Today’s RUN: An easy 7 miler.  Yesterday ended up being an impromptu rest day, so I tacked a couple of extra miles on to today’s run.   Now it’s all downhill until Shamrock, mileage-wise.  Five days to go!

Today’s QUESTION: Um…anyone have any tips on growing sage, thyme or oregano?

With the basil, I know not to let it get frost exposure (I’ve got it all tucked in for the night indoors!)

And the guy at the nursery said that mint is basically indestructible (“mint would take over the world if it could,” I believe were his exact words.)

Rosemary is basically a pine tree in shrub form so I’m not too worried about it.

But the others…they just seem so tender and destructible!  I’ll take any advice I can get to avoid accidental herbicide.


33 responses to “Killing thyme

  1. See… I’ve gotten to that “oh I should totally plant something this spring” mentality. The actual action hasn’t happened yet. Still waiting…

    Good luck with the herbs. I’ve considered buying one of those super super mini sets before. But I’m just not sure if I’m ready for the commitment yet. 😉

  2. i am pretty sure i have a brown, mucky killer thumb which explains why i’ll be one of those people with an empty balcony forever (wow, that seems like a depressing metaphor for something). so i have no words of advice except good luck 🙂

  3. Flowery, yes. Good word. I pretty much love everything GD does. If you haven’t tried their Hercules DIPA, it’s a mouthful.

    It’s too bad Lulu doesn’t make a $60 gardening glove. At least you’d look trendy whilstttt killing your plants.

    • DIPA = double IPA? I think I would enjoy that indeed.

      No joke: the garden store had some ridiculous $25 neoprene ultra-wicking fancypants gloves. I was like…wow. This is an item of clothing purchased specifically for getting dirty. I’ll stick with the $4 version. 🙂

  4. He’s right about the mint. Do not EVER plant it in a garden without some kind of containment strategy. Take it from me you will never get rid of it. The other herbs will be fine on the balcony, esp in NC, including the basil. Keep an eye on weather, make sure it doesn’t get too cold. If it does get cold, since the plants are small, put a small sandwich bag over them temporarily to weather the temps (don’t leave them on more than a day at a time since the plants need ventilation). I can’t imagine you are even getting close to freezing there for your lows at night.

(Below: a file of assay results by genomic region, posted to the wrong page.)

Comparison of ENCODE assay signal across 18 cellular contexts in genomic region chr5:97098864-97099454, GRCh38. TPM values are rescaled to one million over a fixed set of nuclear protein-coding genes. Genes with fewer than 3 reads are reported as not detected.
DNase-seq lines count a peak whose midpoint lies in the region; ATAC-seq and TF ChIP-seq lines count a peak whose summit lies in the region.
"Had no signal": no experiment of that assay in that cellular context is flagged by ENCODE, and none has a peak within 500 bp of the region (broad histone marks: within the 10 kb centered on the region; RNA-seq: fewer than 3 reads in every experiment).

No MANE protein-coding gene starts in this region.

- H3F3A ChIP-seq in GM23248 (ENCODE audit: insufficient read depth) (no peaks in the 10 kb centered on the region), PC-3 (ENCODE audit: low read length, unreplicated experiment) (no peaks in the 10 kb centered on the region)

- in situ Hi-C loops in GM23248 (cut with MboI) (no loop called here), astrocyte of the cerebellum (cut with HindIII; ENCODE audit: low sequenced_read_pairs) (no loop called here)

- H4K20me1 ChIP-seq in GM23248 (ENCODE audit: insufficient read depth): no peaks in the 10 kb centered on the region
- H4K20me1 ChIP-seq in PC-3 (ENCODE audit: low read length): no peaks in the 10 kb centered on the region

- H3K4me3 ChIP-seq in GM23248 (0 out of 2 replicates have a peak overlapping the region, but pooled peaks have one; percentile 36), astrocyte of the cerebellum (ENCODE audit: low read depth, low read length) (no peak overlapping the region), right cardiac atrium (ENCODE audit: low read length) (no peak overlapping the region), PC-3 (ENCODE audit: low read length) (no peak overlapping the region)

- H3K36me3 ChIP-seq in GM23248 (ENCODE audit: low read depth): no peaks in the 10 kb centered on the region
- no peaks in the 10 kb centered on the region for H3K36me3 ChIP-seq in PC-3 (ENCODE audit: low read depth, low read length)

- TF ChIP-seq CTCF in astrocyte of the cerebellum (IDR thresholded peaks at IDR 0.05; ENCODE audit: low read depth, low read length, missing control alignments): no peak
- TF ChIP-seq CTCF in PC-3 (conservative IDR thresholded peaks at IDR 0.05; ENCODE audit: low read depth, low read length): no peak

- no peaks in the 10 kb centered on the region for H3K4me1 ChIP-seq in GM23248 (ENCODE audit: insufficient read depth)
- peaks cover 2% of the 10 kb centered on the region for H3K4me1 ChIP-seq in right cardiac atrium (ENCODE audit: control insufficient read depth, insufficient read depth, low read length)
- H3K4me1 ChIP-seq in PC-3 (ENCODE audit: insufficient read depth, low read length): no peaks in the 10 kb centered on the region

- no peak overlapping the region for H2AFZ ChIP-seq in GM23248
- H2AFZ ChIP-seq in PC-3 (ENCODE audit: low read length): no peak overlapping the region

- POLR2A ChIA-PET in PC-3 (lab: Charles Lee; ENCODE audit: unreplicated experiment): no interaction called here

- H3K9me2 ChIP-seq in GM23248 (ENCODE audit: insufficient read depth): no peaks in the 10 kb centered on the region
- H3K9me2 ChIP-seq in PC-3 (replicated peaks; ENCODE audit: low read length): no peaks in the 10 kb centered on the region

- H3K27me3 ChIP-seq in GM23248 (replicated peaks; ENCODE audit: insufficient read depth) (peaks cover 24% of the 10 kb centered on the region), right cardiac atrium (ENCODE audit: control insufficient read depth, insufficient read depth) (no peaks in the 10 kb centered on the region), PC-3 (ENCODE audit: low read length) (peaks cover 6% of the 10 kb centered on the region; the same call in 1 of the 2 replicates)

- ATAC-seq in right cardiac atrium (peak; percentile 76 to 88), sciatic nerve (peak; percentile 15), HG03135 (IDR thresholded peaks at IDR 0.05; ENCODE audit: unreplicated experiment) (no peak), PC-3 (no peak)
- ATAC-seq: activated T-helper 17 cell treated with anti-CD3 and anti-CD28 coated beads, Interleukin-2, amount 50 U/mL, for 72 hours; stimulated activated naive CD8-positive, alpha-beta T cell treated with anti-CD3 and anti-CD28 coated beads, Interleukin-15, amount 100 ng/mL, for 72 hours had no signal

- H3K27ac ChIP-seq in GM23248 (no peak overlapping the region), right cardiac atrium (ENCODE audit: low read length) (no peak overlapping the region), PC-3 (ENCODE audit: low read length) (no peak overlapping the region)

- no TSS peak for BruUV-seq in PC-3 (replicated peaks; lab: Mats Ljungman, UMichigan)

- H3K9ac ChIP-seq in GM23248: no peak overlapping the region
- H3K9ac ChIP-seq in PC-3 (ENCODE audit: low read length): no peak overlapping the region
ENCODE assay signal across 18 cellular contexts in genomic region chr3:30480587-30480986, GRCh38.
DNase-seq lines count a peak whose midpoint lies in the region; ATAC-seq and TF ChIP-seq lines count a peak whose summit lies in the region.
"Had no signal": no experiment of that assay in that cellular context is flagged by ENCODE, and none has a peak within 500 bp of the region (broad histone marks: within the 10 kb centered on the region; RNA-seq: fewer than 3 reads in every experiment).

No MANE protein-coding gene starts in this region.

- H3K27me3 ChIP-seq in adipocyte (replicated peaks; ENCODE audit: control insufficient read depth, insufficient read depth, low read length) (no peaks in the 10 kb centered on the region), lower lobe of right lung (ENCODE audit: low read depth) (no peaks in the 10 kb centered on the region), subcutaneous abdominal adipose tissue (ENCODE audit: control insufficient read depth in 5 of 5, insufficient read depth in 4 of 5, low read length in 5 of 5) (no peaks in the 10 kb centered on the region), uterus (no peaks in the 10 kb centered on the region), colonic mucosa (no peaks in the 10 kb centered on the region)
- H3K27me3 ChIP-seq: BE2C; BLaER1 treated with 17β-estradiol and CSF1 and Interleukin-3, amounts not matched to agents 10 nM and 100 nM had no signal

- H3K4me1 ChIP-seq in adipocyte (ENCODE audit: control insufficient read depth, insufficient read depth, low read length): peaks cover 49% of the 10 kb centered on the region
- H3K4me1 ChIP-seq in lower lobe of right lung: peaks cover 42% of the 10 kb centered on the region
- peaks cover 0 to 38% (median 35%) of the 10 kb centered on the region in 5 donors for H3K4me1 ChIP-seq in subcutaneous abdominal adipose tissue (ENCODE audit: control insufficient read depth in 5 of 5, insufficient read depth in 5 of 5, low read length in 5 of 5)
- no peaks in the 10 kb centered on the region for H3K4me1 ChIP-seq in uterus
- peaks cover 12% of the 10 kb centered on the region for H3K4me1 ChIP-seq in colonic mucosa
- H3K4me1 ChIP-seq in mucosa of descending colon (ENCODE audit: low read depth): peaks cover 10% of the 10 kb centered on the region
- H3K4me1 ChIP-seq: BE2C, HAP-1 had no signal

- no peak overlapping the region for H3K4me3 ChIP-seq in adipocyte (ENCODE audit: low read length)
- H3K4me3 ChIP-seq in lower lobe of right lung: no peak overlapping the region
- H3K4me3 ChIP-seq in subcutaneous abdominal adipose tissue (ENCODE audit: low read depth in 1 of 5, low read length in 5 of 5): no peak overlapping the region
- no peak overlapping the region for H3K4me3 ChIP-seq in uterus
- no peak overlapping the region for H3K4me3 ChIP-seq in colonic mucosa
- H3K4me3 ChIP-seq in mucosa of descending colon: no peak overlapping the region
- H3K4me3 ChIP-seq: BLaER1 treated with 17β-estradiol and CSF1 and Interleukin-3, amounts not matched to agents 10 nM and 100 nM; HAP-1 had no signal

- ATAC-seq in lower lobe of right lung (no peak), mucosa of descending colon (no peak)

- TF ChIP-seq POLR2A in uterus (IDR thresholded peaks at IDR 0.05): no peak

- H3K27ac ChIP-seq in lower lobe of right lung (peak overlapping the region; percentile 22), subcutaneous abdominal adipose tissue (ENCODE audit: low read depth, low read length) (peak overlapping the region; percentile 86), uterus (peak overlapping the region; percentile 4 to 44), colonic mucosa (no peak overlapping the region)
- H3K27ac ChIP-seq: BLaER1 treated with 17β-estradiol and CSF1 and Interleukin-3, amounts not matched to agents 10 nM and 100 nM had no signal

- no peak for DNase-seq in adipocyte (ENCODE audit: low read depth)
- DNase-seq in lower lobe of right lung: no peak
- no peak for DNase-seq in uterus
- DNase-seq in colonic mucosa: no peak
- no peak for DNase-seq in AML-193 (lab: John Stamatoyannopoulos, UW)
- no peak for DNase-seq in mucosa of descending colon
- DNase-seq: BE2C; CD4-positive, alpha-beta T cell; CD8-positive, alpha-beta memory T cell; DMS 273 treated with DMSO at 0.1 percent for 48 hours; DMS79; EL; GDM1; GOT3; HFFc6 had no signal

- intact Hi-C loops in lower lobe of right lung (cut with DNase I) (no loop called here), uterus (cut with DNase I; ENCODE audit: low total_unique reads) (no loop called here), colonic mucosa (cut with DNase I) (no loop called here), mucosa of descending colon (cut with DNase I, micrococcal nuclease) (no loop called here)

The rosemary is going to be your star this summer, with the heat and humidity. It will grow like crazy and it loves to dry out a bit, which appears to fit your watering schedule. 🙂

  5. Fun! I would actually love to do an herb garden (rather than spending $$$ on fresh herbs we can only ever use 1/2 of before they go back), but we don’t get much sun on our porch. And I don’t think the Basil would like it outside even during the day here.

    • Ugh I know, those packets of fresh herbs are infuriating when you’re only cooking for one or two people! By my calculations, if I can keep these plants alive through the summer they’ll pay for themselves. But that is a big IF. 🙂

  6. I planted herbs last year… the biggest thing I learned was that because the posts are small and it gets so hot you need to make sure that they stay watered (by the looks of your post this is going to be the most difficult thing to remember). I’m going to try to replant my herbs this year… so I’ll definitely take some of your fancy organic dirt!

  7. Have you checked out the State Farmer’s Market yet? It’s open 7 days a week year round. Obviously not fabulous in the winter months, but soon it will be bustling for Spring, Summer & Fall. Definitely check it out! And they have some great herbs & flowering plants, and they give pretty good advice on everything.

    • Oh man…I didn’t even think to go to the FM for plants! I haven’t been out there since last fall – got pumpkins there. Thanks for the tip, I will def check it out!